Thursday, September 1, 2011

Surprise Teaching Video 255

I thought I was speaking loud enough and clear, but in the video you barely could hear my instructions. I thought I had every ones attention but when I looked at the video I found that people were easily distracted by the other group. I need to put my group of learners with there backs towards the distractions, that way it's easier to focus on what I'm saying and teaching and not what is happening behind them. I should explain the importance of shooting the lap up vs the jump shot. Instead I just showed them how to do it when I should have taught them that a lay up is important because it gets you closer to the hoop, therefore hopefully making the shot easier to go into the basket. The Camera was at a good angle to see who I needed to help correct, because from where I stood I could only notice some mistakes instead of all the mistakes that I found from watching the video. I need to make sure they're all doing what I asked, and I need to correct them so they do it right. My steps were starting at the block, then taking three steps, then a full running lay up. I didn't do a great job at making sure the steps were actually done. In the end when I gathered them all up, I should have summarized what we learned. I good thing I did was ask if anyone had any questions for me. Another thing I thought I did was help people who needed help. It didn't really show up on the tape because I was hidden, but when people weren't doing it right, and needed help I explained it better. I reminded them that there arm in a 90 degrees goes up when your leg in a 90 degrees moves. That everything is connected.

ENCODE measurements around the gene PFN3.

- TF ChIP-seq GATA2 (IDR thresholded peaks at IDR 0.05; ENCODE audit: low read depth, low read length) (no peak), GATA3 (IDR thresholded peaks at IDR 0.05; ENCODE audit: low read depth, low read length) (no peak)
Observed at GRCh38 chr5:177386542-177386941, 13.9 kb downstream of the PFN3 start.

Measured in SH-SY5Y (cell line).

I think George was the only one who faced us away from the distractions, which was good. He sat us all down facing the bleachers so we had nothing to look at but him. This made us focus on him and not become distracted by the other group.